Tribeca Mini-Reviews: What to Catch
Tribeca Film Festival
New York, NY
With the final weekend of the Tribeca Film Festival upon us and last-minute screenings being added as we speak, here are my two cents on the festival films so far. I enjoyed the movies for the most part, but the running theme of malaise and dystopia makes me wonder whether the programmers need a long vacation to a sunny place.
BEWARE THE GONZO
2010 | 94 min | Feature Narrative | Directed by: Bryan Goluboff
A mid-fest Tweet that I glanced basically summed up my feelings on this film: “It probably wasn’t the best film at Tribeca, but it was certainly the most entertaining.” This story of a group of smart, off-kilter students and their revolutionary rag is just the kind of coming-of-age, triumph-over-the-man type movie that I’m a sucker for. GONZO’s lead actor, Ezra Miller, is definitely one to watch. I got a decidedly Christian-Slater-in-HEATHERS vibe. Without being a spoiler, I will just say that my big disappointment was the ending, which I feel seriously compromised the secondary “girl power” message of the film.
GAINSBOURG, JE T’AIME…MOI, NON PLUS
2009 | 136 min | Feature Narrative | Directed by: Joann Sfar
This cinematic portrait of French songwriter Serge Gainsbourg contains many predictable aspects, particularly in celebrating Gainsbourg’s rock-and-roll sexcapades. However, it is not your typical biopic. For one thing, Gainsbourg’s success on the airwaves and in the bedroom is set against a backdrop of post-Holocaust paranoia that pervades the film. Furthermore, the animated trips into Gainsbourg’s psyche occasionally give the visuals the feeling of a dark, Roald Dahl fairy tale come alive. Although the film overly glorifies Gainsbourg’s philandering ways, it is hard not to be seduced by his story. Hey. If notorious sex-bomb Brigitte Bardot went there, why shouldn’t we?
2009 | 105 min | Feature Narrative | Directed by: Jean-Pierre Jeunet
Beautifully absurd in the way only the French can pull off, MICMACS is a warning against modernizing to the point of dehumanization. Yes, the film primarily takes place in a garbage dump and features quirky characters like an emotionally damaged contortionist, but ultimately it poses an important question: Which is more absurd, the imaginary world of the film, or the real world of weapons manufacturing and arms dealership that the protagonists rally against? I particularly relished the stop-and-smell-the-flowers moments that filmmaker Jeunet is known for. When the camera captures life’s little pleasantries like a sheet billowing as a father tucks his daughter in at night, we are reminded of life’s beauty even amidst the calamities of modern life. Notably, the film does not shun technology entirely. While it is overall an homage to handmade culture, D.I.Y., and recycling, YouTube still saves the day in the end.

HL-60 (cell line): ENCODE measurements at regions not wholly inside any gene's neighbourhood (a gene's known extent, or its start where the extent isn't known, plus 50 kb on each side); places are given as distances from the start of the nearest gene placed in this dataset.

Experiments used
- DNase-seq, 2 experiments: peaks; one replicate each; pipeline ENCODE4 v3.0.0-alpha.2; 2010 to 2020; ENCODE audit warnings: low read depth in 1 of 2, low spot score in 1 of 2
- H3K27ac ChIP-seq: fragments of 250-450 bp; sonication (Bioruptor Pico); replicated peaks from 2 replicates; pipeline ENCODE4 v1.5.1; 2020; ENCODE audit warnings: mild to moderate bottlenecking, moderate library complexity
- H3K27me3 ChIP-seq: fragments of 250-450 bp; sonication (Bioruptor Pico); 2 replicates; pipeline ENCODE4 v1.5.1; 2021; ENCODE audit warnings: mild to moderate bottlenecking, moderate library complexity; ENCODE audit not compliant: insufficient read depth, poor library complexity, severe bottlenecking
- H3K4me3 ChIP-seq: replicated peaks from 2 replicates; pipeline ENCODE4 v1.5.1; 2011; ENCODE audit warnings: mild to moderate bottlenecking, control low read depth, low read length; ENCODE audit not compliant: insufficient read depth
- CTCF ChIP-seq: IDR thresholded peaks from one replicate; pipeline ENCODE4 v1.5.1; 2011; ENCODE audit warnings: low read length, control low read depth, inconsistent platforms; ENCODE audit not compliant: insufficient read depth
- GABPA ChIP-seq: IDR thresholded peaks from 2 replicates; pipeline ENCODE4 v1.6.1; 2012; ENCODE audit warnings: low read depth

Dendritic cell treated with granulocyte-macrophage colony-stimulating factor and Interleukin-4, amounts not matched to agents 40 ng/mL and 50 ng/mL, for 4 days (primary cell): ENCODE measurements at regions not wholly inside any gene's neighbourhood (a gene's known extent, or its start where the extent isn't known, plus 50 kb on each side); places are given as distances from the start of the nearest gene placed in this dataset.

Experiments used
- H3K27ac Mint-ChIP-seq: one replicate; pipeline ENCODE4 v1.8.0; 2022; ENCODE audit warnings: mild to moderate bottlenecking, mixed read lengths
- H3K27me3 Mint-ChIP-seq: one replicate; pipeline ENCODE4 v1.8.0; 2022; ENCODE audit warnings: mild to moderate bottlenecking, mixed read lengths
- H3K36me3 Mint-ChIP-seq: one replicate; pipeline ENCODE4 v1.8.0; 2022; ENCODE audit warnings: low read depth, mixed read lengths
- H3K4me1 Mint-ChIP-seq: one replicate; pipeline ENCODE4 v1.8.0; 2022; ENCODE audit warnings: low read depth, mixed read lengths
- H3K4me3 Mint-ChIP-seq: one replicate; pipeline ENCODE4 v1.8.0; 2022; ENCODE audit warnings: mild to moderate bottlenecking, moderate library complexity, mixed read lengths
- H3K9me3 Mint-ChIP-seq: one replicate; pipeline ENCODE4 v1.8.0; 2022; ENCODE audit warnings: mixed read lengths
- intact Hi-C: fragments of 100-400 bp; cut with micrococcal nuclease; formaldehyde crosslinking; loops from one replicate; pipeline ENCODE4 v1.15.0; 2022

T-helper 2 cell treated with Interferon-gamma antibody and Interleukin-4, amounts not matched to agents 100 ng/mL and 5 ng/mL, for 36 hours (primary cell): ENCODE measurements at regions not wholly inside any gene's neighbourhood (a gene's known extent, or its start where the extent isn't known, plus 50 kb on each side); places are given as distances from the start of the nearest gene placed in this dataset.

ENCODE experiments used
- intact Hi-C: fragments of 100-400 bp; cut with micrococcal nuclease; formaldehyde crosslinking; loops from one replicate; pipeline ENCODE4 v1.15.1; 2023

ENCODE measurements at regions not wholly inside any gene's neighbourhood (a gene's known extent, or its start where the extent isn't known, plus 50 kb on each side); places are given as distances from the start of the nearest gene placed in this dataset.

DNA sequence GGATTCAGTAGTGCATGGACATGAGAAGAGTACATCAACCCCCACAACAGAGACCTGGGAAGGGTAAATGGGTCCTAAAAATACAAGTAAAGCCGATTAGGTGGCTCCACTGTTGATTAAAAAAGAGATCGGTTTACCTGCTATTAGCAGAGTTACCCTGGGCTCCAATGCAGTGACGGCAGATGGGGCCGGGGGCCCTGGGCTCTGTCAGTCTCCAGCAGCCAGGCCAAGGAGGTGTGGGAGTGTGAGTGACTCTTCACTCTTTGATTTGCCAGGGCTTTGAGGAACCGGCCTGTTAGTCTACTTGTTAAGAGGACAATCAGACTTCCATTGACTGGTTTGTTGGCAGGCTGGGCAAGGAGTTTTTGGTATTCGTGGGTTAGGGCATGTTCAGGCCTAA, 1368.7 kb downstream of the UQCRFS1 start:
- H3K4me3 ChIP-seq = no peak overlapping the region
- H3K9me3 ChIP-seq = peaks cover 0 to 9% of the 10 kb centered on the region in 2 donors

MEET MONICA VELOUR
2009 | 97 min | Feature Narrative | Directed by: Keith Bearden
Kim Cattrall, playing a former porn star who’s down on her luck, is positively transformed in this film, and her performance makes it worth watching. While Samantha Jones (Cattrall’s Sex and the City role) may have pulled off such lines as “You screw a few hundred guys and the whole world turns against ya,” Cattrall delivers them here with perfect anguish and restraint uncharacteristic of the uber-confident Samantha Jones. Unfortunately, her counterpart, lead actor Dustin Ingram, channels Napoleon Dynamite to the point of distraction, which makes their relationship seem even less plausible. Monica Velour’s story is a thinly veiled and occasionally trite metaphor for America’s consumer culture. My favorite expression of this is the American icon collector’s assertion that, “Paris has the Eiffel Tower. We have Pez dispensers.” Despite its flaws, I was drawn into MEET MONICA VELOUR, admittedly choking up a few times.
2009 | 86 min | Feature Narrative | Directed by: Tarik Saleh
I kind of wish I hadn’t seen MICMACS first, because METROPIA is another treatise against hyper-modernization and corporatization, but it is not nearly as entertaining. “The man,” in the form of a mind-controlling corporate magnate, is portrayed as soulless but somehow the protagonists don’t manage to grab my sympathies either, so the entire film feels a bit void of emotion. The somber animation is kind of interesting, and it’s cool to hear Juliette Lewis pull off a voiceover role, but my advice? Just see MICMACS.
THIEVES BY LAW
2010 | 90 min | Feature Documentary | Directed by: Alexander Gentelev
I spent the first 20 minutes or so wondering if THIEVES BY LAW was actually a documentary, or rather a farce along the lines of WAITING FOR GUFFMAN. The three featured “former” Russian gangsters are so perfectly cast as stereotypical mobsters, and they cavalierly discuss the good ol’ days of gang activity as if they are reliving champion Varsity football matches. At first, it is hard to take seriously the extreme violence being described, especially when the interviews are conducted in exclusive seaside resorts and other very serene settings. The dialogue even verges on black humor with anecdotes like “I come into the restaurant. He’s sitting there eating his borscht. And then BAM! I hit him in the knees with a baseball bat!” Unfortunately for contemporary Russia, the interviewee’s stories are all too real, and made even more chilling by the power that these men must still wield today if they are able to look straight into the camera and admit to heinous crimes without fear of repercussion. THIEVES BY LAW is not a very aesthetically pleasing or well executed narrative (no pun intended) but as a character and sub-cultural study, the film is fascinating.
Catch ‘em while you can, and please share your thoughts below…